Digital tools help empower citizens
Gijon City Council has responded to the need for greater efficiency, transparency and participatory democracy by changing how it operates. At the heart of its transformation is a digital platform enabling residents to share responsibility for governing and managing the city and helping it become a stronger and more vibrant place to live and work. Gijon is one of the most populated cities on the northern coast of Spain, with its fair share of urban problems.
It is also one of the most committed to becoming a smart city. In working towards its goal of using integrated technologies to provide truly intelligent services across the city, it had already launched a smart citizen card,introduced e-government initiatives and established mechanisms for collecting city data. The next step on Gijon‘s smart city journey was then accelerated by growing demand for greater accountability of political leaders and greater involvement of local people in public decisions.
The city council recognised that it needed to operate more transparently and openly and work hand in hand with citizens to understand the actual status of the city and the experiences and views of those living in it. This was vital, it believed, if it was to be able to develop relevant and sustainable initiatives addressing the social and economic realities of the city. So the council resolved to do two things: to provide wide and easy access to public data to open up new opportunities and solutions and to empower and enable citizens to take an active part in the workings of government and help improve their city.
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These objectives led to the development of a Citizen Participation and Open Government Strategy in 2014. With total funds of €203,000 from the municipal budget and the European Regional Development Fund, the council set to work with business, NGO and technology partners to turn its vision into reality.
First it developed procedures for co-participation, co-decision making, co-creation of information and co-production of public services. It then created an integrated ‘platform for participation’ to enable these activities. This hosts three portals which release city and governmental data to the public for the first time in a clear and meaningful way.
The first of the portals to go live was Observa Gijón (Watch Gijon), an ‘urban observatory’ providing access to nearly four million sets of records related to the city’s economic management, local government activity and welfare indicators. The portal has been seen more than one million times by people wanting to learn, analyse and evaluate the real-time management of the city, including municipal budgets and investments. As a source of data on the city’s different business sectors, Observa can also inspire entrepreneurs to, for example, build an app that guides art lovers around the city’s galleries.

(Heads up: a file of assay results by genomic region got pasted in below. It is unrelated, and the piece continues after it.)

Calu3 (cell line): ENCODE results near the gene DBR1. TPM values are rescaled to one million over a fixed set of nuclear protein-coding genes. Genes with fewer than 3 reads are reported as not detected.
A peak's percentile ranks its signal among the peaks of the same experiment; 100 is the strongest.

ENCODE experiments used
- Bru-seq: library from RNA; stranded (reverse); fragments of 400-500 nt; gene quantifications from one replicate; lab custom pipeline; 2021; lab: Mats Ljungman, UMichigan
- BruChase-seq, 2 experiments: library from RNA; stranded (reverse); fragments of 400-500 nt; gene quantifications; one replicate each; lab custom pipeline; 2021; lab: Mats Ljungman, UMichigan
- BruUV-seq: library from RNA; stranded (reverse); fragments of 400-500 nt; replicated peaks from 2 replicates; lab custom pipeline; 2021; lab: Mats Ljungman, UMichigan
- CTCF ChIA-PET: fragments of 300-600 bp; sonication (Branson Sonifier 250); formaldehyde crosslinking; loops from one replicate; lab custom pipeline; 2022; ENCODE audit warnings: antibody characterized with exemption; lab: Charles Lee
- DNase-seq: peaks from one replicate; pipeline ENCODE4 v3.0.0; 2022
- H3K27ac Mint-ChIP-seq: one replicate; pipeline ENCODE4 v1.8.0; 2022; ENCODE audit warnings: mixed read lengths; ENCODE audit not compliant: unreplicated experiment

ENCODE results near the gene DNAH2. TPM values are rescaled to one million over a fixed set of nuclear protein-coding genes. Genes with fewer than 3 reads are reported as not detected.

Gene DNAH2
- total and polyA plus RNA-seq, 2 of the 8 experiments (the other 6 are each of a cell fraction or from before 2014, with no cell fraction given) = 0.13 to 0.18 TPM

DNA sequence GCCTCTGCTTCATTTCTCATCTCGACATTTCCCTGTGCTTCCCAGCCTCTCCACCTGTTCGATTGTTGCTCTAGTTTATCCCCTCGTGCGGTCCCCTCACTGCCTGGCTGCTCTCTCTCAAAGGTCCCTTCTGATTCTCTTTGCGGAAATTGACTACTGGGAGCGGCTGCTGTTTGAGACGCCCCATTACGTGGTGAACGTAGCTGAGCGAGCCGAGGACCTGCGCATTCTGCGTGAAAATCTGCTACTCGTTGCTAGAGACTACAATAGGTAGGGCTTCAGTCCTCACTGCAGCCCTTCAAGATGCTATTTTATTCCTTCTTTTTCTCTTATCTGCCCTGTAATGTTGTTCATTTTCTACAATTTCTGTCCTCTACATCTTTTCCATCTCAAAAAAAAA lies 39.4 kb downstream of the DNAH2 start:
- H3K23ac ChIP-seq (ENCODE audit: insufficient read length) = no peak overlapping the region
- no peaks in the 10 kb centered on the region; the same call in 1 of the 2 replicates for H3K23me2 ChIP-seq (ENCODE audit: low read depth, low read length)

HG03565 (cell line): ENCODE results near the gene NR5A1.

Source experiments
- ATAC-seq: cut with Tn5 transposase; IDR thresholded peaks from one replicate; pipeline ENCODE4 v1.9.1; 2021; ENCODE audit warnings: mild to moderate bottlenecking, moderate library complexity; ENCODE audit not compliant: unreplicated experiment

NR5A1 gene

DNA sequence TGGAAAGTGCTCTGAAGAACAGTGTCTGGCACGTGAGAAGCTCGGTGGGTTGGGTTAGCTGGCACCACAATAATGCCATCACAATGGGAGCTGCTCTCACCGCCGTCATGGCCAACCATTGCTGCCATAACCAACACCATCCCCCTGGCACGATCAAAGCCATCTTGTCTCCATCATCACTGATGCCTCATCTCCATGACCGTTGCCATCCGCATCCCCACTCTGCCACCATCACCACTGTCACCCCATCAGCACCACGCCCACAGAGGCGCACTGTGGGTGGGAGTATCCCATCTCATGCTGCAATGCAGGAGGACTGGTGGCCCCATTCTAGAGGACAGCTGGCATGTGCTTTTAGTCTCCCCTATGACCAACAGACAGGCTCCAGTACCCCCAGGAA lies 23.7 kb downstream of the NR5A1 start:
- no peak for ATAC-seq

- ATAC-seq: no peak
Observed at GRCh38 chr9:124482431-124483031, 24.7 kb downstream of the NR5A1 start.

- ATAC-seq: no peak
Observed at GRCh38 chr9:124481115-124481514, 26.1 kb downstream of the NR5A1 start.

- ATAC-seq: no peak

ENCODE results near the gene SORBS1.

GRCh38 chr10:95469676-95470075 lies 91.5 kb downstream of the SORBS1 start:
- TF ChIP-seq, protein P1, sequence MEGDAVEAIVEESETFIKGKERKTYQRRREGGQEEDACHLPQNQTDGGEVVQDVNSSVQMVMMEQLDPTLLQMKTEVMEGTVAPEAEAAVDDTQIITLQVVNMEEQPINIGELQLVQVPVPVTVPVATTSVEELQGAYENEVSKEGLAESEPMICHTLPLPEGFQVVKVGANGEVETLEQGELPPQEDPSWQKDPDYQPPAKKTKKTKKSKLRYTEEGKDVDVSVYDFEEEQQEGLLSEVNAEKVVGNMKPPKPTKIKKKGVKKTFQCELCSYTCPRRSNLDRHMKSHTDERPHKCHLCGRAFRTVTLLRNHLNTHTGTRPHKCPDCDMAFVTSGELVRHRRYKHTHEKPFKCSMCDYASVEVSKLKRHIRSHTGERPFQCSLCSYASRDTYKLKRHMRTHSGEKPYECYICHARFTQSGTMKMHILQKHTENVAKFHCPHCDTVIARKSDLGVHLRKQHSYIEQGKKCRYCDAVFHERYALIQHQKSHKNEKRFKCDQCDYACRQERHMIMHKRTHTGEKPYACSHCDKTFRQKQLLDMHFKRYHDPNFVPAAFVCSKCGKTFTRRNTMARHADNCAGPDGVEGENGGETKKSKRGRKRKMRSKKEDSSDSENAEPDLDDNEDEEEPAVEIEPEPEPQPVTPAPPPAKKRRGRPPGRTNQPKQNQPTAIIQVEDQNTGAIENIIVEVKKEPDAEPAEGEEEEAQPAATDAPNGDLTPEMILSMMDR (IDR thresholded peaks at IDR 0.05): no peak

The second portal, Cuida Gijón (Care for Gijon) means citizens can help maintain and conserve the city’s streets and facilities, encouraging personal responsibility and saving government money. People can quickly communicate, via the Cuida website or app, issues they notice such as street lights that aren’t working or benches that are damaged. For transparency, all reported issues are published online and updated when they are fixed. As well as dealing with around 1,000 complaints a year, the portal also receives around 275 improvement ideas. For example, Cuida’s inventory of municipal land and properties gives citizens the chance to check ownership and, if unused, to propose new community uses.
The third portal, Participa Gijón (Participate in Gijon), is the primary mechanism for promoting and strengthening participative government. Here, citizens can learn about council initiatives, put forward their own, comment on different topics and proposals and take part in a collaborative decisionmaking process. New regulations, city plans and competitions have all been opened up for debate on the portal. One of the biggest collaborative decisions made via Participa so far has been how best to spend Gijon’s 2017 €6 million participative budget.
These tools have helped some citizens start to see themselves as co-responsible for the daily management of the city, especially ‘digital natives’ and community activists. The challenge now is to engage more citizen groups. To reach them, the city has created a communication programme of workshops, micro-sites, videos, mentoring and working groups. To overcome barriers to progress within the council itself, such as lack of digital know-how, a plan is being rolled out to modernise the municipal organisation so that it can better support Gijon’s overarching smart city strategy.
The portals are being enriched and enlarged day by day as more projects and issues are opened up for discussion and residents add their own information and ideas. Users’ collective intelligence and low-cost electronic voting are making a valuable contribution to the tools’ ongoing cost-effectiveness. The next goal is to ensure that the platform continues to add value to the city as an essential element of its smart city infrastructure: by helping to bring the Internet of Things into public life, creating a ‘city nervous system’ enabling truly intelligent management of resources and services.
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